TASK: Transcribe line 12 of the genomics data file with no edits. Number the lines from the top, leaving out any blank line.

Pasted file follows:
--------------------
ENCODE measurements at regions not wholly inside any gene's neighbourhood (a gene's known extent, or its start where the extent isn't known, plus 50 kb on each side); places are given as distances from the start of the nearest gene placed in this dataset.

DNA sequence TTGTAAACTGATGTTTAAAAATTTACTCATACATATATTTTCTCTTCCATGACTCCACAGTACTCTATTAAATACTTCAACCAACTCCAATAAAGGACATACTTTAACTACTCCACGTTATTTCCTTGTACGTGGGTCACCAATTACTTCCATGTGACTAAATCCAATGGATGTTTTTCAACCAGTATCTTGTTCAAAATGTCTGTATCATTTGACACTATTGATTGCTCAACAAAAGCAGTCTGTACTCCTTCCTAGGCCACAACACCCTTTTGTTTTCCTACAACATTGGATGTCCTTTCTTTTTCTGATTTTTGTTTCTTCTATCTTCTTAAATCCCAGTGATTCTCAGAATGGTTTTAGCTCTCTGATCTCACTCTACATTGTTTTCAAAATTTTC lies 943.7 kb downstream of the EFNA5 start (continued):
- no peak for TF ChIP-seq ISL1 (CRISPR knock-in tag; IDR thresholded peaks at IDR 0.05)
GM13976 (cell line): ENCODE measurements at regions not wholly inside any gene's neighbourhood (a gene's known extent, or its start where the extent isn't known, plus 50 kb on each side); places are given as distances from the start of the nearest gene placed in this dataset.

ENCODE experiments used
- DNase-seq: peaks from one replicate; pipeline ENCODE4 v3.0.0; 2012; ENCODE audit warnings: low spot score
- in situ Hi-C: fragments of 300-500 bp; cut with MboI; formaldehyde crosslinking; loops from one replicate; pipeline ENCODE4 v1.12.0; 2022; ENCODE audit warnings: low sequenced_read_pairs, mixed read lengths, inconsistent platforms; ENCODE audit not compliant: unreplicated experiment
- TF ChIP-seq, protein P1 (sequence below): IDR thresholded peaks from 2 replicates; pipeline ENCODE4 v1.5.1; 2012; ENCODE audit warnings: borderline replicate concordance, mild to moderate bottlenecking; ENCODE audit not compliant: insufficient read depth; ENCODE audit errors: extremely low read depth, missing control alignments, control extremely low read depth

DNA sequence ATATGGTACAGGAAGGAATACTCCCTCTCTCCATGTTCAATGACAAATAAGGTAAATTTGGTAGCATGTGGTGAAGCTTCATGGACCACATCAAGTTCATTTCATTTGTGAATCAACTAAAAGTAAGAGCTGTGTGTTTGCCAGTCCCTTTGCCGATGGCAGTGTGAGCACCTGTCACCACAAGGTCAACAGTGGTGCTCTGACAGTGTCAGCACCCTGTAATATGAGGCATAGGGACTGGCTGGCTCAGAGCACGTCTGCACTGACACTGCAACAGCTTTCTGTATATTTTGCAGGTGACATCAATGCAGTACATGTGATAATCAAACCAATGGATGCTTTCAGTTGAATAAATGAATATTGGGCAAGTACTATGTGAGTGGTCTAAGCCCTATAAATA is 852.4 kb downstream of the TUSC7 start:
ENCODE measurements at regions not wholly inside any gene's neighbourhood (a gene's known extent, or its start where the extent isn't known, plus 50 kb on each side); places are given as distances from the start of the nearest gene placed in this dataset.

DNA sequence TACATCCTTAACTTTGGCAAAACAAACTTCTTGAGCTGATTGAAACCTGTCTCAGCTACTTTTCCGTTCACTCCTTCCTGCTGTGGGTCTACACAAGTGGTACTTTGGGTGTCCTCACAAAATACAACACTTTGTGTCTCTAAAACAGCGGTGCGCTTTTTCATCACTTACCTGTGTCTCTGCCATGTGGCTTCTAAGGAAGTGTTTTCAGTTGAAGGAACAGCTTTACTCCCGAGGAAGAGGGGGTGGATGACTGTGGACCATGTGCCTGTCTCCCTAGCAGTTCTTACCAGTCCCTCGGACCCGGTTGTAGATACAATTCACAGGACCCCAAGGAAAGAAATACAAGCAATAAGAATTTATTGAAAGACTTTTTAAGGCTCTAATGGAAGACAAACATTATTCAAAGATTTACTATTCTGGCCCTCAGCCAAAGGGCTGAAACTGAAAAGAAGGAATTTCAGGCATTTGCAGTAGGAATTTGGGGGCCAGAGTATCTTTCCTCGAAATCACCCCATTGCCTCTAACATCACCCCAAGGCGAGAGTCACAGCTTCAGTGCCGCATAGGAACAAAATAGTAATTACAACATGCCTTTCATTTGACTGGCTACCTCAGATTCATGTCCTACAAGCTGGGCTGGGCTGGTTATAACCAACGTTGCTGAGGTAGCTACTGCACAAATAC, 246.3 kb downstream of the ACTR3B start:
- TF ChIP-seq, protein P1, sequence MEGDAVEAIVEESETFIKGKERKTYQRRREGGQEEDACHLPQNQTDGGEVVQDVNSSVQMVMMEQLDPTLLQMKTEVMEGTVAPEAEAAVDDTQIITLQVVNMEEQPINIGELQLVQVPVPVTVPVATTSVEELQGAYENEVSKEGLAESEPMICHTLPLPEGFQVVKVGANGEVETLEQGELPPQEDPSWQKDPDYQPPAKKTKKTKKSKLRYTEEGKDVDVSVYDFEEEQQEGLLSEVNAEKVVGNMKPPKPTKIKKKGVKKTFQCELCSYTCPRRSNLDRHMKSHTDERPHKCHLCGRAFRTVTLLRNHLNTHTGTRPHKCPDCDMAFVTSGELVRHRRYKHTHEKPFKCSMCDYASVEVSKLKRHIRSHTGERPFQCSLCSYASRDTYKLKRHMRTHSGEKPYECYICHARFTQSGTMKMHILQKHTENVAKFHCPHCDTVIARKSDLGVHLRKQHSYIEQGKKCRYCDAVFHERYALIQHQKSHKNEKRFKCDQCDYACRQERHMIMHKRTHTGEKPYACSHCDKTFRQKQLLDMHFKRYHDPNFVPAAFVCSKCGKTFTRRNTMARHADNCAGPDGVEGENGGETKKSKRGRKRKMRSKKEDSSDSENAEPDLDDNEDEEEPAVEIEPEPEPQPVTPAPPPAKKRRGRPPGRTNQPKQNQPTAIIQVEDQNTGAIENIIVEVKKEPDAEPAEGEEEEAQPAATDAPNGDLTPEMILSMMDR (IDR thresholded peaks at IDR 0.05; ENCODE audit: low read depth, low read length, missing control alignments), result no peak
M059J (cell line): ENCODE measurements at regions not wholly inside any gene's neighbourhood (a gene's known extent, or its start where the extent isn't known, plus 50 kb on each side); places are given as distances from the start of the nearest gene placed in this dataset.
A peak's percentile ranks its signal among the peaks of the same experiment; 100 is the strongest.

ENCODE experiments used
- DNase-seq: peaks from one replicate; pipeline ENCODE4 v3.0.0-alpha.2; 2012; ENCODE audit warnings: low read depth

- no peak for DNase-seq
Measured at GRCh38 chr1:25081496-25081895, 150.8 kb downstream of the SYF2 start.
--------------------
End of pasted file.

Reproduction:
- TF ChIP-seq, protein P1, sequence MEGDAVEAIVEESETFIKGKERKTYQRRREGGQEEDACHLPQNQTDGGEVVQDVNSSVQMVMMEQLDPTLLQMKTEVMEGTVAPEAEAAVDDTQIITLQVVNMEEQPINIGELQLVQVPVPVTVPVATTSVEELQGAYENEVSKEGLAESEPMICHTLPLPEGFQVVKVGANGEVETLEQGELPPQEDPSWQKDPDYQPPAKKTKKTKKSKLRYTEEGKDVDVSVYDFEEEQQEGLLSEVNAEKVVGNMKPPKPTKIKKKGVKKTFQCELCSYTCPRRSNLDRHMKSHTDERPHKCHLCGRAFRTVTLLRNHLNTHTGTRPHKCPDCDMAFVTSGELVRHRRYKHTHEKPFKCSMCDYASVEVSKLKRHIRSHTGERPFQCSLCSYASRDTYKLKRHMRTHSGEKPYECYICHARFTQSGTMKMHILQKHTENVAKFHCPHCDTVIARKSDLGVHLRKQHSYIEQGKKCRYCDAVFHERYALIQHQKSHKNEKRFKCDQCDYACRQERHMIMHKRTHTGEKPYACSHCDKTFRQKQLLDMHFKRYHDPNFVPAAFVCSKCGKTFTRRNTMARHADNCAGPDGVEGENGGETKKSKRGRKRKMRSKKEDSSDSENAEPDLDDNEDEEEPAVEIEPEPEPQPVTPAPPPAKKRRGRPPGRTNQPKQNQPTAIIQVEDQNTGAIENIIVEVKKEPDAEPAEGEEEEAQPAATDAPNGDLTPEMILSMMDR (IDR thresholded peaks at IDR 0.05; ENCODE audit: low read depth, low read length, missing control alignments), result no peak